I’ve just finished a 40 day fast. These are the thoughts.
I’ve been on many mountain tops. I mean, real ones included and it ain’t easy to get up there. Being a flat-lander climbing a mountain is no small task. Being a flat-lander with limited exercise (not because I’m incapable, I’m just lazy) trying to climb a mountain is ridiculous. Still, all the heaving and near vomit moments are worth it in the end. My raisin sized lungs start to relax a little once I find a tree stump and sit a spell.
The view is spectacular and the air is clean and crisp. I can see for miles.
The funny thing about growing up in the church is that everyone went on and on about how “We can’t stay on the mountaintop. We’ve got to come down back into reality. Get in the valley where it’s hard. You know, those worship moments are just mountaintop experiences. Not real life.”
Wait, did you not just see me HEAVE getting up to that mountain top experience? That was no joy ride. That was my most difficult work EVER! What do you mean I need to come back down to reality? Where? Where you are? Where you sit around and make judgements of those climbing the mountain? Can’t you see they are striving for glory? HIS glory. You? You’re just getting fat on your Porch of Complacency in the valley.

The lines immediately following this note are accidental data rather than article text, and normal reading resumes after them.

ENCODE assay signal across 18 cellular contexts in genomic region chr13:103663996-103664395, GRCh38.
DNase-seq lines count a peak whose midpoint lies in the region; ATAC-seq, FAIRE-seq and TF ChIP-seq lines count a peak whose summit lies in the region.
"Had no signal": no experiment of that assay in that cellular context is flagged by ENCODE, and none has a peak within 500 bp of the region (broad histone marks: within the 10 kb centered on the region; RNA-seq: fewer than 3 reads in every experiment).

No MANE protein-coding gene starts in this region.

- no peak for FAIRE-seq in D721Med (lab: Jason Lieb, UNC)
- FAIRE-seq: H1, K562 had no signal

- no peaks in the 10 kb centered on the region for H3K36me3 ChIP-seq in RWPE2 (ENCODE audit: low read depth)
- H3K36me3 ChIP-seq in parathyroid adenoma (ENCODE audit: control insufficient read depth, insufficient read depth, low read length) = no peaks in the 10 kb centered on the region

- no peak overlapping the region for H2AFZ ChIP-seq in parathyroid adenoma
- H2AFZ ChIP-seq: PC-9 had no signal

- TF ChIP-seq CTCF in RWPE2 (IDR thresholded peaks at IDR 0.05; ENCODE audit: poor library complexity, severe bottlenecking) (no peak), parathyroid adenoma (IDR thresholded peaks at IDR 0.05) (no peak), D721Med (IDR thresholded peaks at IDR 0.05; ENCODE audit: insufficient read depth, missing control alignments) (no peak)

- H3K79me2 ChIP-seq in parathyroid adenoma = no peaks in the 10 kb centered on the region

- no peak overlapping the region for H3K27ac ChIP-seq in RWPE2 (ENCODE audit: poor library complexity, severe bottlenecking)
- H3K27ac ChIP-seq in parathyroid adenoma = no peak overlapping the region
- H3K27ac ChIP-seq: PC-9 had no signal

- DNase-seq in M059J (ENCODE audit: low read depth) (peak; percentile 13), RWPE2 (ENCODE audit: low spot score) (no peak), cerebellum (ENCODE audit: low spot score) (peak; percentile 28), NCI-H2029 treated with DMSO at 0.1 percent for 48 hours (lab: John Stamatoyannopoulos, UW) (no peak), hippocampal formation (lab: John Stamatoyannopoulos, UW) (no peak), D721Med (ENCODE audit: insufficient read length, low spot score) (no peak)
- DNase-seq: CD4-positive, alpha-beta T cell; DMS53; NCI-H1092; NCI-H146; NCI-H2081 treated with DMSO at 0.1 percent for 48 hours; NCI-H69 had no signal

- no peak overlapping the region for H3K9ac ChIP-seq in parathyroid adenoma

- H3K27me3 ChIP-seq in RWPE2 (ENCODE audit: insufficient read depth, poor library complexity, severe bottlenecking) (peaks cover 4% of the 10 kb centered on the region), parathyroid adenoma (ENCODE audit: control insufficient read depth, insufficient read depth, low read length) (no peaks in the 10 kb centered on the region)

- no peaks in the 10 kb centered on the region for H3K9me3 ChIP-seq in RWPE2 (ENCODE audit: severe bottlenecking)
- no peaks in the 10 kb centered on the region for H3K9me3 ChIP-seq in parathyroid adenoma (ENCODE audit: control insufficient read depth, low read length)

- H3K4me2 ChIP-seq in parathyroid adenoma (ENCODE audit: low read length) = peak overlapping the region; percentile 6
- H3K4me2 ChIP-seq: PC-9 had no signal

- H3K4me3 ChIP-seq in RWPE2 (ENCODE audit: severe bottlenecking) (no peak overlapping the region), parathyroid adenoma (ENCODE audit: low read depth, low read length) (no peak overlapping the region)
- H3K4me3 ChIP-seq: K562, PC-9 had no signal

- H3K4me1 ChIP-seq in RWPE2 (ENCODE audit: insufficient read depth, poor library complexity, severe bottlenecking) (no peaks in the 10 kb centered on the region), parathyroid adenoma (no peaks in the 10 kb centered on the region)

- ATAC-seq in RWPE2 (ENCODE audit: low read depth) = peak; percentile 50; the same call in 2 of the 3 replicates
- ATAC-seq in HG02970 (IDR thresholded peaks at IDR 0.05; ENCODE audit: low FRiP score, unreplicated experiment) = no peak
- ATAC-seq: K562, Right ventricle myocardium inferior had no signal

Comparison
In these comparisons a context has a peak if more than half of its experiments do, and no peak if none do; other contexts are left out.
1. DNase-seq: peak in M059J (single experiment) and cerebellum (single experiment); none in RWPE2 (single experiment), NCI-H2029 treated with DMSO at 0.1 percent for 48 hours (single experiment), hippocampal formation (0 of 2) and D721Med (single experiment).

Getting down to that valley? Shoot, that’s easy…
just lie down…
No effort. No work. Just lie there. The valley will come to you.
I believe, however, there is a different Valley. One that is as real as the Mountaintop. This Valley is the one we worked just as hard to come back down to. We leave the Mountain, grab our walking stick, and head back down. In this Valley we must get back to work. Back to fighting the locals who bring us the temptations of Irritability, Worry, Contempt, Bitterness. This Valley is real, but no picnic. In the Valley, we must always be looking to the Mountain from where our help comes from. Look to the Mountain and plan when we will make the long journey back up there.
I’d like to stay on the mountaintop. It’s harder to get to. Requires more of me. Forces me to focus on the goal and keep going. I’m leaner and stronger because of the mountain. The slippery slope, crumbling rocks, prickly trees, and darkness in the forest keep me alert and mindful. The pain in my body urges me to move because rest is coming. The rest is at the top, not the bottom. If I’ve hit bottom in the valley, that is no time to rest. Still, at the top, we choose which valley to go to. Do we tuck and roll in to the valley of Discontentment and Laziness? Or, do we take a deep breath, tighten up our shoe strings, grab our stick and start walking into the Valley of Grace.
Highs and lows don’t have to mean we’ve been taken for a ride. They can mean we worked hard for both.
We look like Moses on the mountain and like Jesus in the Valley.
It is in both you find the Glory.